The term sheet will specify a number of ordinary shares that the founding team will receive. It may also specify a number of shares to be used for grants of stock options that are usually needed to recruit a talented team (the “option pool”). Finally, it will specify who has the right to a seat on the board.
For example, the venture capitalist might agree to invest £3m in RiskyBio at £1 per preferred share with an 8% annual cumulative dividend. The founding team is allocated 2 000 000 ordinary shares, and 1 000 000 shares are set aside for the option pool. The value of shares ascribed to the founders and the option pool is called the “pre-money” and is equal to the price paid per share by the venture capitalist, multiplied by the sum of the number of shares owned by the founders and the shares in the option pool. In this case, the pre-money is £1 × (2 000 000 + 1 000 000) = £3m.
The pre-money valuation of a company offered by the investors will depend on many risk factors (“downside”) and the size of the market opportunity (“upside”). For example, a higher pre-money will be achieved if the product has issued patents rather than patent applications. Venture capitalist investors see hundreds of opportunities each year and have a good idea of the going rate for pre-money. Nevertheless, different investors estimate risks differently, and entrepreneurs must shop around for the highest pre-money available. Price is not the only thing, however, and a venture capitalist with a strong reputation and a history of success will often be a better partner than the one offering the best price for its capital.
The exit, return, and reward
In an exit, such as a company sale, the invested amounts and dividends are paid back to the investors first, and then the preferred shares are converted to ordinary shares and the remaining proceeds of the sale are distributed according to the number of ordinary shares held. If RiskyBio is sold for £13m, for example, and £1m of dividends have accrued, the venture capitalists would receive their invested amount (£3m) plus the dividends (£1m) and 3/6ths of the remaining £9m, a total of £8.5m. The founders would receive £3m and the option holders £1.5m.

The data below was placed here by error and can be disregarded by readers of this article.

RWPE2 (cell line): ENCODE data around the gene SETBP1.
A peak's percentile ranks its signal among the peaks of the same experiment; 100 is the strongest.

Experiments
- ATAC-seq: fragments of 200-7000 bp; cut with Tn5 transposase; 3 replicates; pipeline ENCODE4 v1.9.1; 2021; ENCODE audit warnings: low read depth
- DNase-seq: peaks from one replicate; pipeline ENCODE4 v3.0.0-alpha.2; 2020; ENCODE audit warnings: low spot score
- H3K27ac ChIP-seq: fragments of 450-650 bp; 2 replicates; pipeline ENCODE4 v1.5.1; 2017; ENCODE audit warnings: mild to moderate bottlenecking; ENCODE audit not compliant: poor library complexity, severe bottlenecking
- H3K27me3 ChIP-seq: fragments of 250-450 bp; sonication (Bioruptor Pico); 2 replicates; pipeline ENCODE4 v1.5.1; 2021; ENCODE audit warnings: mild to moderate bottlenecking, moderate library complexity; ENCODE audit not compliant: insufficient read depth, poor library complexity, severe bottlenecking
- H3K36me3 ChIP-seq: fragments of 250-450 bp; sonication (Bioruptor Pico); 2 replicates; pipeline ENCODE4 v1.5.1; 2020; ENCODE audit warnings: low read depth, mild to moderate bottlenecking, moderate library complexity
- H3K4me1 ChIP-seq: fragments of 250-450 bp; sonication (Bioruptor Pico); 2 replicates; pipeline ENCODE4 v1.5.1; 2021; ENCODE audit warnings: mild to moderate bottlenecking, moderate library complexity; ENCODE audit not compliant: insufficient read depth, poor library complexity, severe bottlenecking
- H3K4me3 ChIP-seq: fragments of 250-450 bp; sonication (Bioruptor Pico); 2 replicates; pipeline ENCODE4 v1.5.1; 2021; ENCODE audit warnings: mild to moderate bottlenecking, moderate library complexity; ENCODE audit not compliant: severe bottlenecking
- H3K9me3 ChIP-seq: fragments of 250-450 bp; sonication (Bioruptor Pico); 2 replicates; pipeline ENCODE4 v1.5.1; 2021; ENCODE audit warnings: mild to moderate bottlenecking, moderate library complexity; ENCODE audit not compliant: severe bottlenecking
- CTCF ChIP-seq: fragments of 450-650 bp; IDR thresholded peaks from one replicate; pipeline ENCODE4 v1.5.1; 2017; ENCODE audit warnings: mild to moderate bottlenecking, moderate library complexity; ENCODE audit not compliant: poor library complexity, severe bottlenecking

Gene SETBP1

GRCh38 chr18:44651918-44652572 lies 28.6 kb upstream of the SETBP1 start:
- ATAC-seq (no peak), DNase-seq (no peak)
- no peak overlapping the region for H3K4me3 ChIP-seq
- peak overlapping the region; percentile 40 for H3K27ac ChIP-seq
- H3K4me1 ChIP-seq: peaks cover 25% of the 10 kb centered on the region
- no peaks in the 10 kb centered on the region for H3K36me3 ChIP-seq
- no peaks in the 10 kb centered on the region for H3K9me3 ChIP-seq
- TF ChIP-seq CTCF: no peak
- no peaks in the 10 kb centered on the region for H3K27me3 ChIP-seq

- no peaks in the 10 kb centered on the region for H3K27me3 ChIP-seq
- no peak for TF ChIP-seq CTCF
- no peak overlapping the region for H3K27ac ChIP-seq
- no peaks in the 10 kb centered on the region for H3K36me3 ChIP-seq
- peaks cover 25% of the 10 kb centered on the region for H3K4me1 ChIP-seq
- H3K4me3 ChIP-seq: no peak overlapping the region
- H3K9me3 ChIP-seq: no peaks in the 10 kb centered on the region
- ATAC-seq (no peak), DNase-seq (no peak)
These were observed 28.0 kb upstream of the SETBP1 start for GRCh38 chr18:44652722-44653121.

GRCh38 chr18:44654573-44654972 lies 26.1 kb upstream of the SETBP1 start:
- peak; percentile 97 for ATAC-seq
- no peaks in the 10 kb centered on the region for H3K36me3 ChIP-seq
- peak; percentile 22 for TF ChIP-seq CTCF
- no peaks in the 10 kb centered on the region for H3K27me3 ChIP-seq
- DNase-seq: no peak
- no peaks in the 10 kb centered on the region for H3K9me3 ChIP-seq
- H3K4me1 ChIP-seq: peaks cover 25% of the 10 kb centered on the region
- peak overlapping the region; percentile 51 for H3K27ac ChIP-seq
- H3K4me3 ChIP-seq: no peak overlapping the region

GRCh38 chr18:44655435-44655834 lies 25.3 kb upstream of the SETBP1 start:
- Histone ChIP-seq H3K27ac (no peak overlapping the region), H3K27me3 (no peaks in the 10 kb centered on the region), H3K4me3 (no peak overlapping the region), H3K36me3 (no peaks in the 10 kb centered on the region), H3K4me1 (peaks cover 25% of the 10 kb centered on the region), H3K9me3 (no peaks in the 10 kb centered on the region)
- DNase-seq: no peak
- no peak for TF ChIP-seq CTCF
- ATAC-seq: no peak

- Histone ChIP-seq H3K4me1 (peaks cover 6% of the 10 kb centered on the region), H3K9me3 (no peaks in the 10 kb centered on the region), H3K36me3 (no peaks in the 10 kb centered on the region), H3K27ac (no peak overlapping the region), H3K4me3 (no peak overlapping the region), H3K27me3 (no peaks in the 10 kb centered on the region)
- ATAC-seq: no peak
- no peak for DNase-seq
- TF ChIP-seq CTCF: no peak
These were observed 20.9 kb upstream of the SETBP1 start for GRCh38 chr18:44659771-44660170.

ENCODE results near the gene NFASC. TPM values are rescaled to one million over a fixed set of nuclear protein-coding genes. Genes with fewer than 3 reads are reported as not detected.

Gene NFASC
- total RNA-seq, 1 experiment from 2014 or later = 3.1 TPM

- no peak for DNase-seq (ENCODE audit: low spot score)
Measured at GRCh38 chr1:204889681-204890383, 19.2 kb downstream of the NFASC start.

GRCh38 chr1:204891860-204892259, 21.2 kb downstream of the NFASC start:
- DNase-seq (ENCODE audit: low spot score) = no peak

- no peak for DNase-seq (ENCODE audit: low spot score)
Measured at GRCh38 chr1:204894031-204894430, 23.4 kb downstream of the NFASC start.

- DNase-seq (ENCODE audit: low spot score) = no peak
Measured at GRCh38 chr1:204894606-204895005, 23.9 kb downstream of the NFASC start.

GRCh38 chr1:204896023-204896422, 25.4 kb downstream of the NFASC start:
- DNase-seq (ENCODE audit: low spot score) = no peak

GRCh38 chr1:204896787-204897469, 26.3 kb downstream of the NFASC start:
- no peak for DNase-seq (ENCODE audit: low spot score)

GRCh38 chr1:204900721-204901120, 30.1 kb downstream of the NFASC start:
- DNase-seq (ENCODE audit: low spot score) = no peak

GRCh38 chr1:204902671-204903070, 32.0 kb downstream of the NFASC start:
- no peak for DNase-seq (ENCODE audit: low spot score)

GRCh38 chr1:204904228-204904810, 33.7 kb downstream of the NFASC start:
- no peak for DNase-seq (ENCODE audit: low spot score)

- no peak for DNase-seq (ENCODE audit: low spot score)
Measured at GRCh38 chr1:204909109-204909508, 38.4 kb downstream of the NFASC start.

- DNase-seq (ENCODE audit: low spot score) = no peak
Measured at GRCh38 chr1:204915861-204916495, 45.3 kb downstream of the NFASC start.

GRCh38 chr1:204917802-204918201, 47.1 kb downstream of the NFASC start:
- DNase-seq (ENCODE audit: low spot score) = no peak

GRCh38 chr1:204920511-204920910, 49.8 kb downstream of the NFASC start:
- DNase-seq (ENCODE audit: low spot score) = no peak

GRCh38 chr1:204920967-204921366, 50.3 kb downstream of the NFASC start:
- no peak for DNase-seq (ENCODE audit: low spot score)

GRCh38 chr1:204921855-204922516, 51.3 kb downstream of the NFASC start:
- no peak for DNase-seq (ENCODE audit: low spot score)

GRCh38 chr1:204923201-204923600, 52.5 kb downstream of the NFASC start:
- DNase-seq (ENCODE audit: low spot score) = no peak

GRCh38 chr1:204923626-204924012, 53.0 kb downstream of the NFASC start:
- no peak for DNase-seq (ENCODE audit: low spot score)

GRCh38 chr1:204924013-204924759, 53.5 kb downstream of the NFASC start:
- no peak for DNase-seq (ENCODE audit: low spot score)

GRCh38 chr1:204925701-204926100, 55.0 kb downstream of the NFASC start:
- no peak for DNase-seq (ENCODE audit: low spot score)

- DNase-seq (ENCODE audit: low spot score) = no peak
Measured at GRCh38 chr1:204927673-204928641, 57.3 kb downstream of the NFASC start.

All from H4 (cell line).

As a company grows, it may need serial financing rounds for new product development and launches. This is where the interests of the founders and investors may diverge. Investors are able to invest further capital to increase their shares, whereas founders and management typically don’t have the funds to maintain their shareholdings. The issue of new shares to investors “dilutes” the founders’ percentage ownership. Good investors will make sure that the founders and managers have enough economic value in their shareholdings to maintain motivation, often by allocating new share options to the founders and management. There is no way for a founder to protect against dilution except by continuing to provide value to the company or by being able and willing to invest alongside the investors. Luckily, investors rarely, if ever, dilute founders simply to penalise them; founders who continue to contribute will typically do well economically if the investors do well.
The main messages are that it is vital to protect your invention, vital to develop an appropriate commercialisation strategy, and, if forming a medical start-up, vital to build an appropriate team, as this is what investors also buy into. It is better to have a smaller portion of a successful product than a larger portion of something small.
Paraphrasing Thomas Edison’s famous quotation, we have found that developing a new idea truly is 1% inspiration and 99% perspiration, though it is a thoroughly enjoyable experience that provides great satisfaction if it works.
For further general information, please contact the authors:
For help with technology transfer offices: Gursharan Randhawa ( email@example.com)
Advice on intellectual property and product development: Keith Heaton ( firstname.lastname@example.org)
We thank Professor Ara Darzi for his assistance and support for this article and all the coauthors of the article.
Competing interests: None declared.
Ryan Kerstein registrar, Department of Plastic Surgery, Royal Free University Hospital, London, UK
Christian Fellowes founder, ASep Healthcare, London
Alan Selby senior associate, Torreya Partners, London
Victor Chua partner, Candesic, London
Gursharan Randhawa technology licensing associate, Imperial Innovations
Keith Heaton managing director, i2r Medical, Bournemouth, Dorset, UK
Stephen Reeders founder, MVM Life Science Partners LLP, London
Correspondence to: R Kerstein email@example.com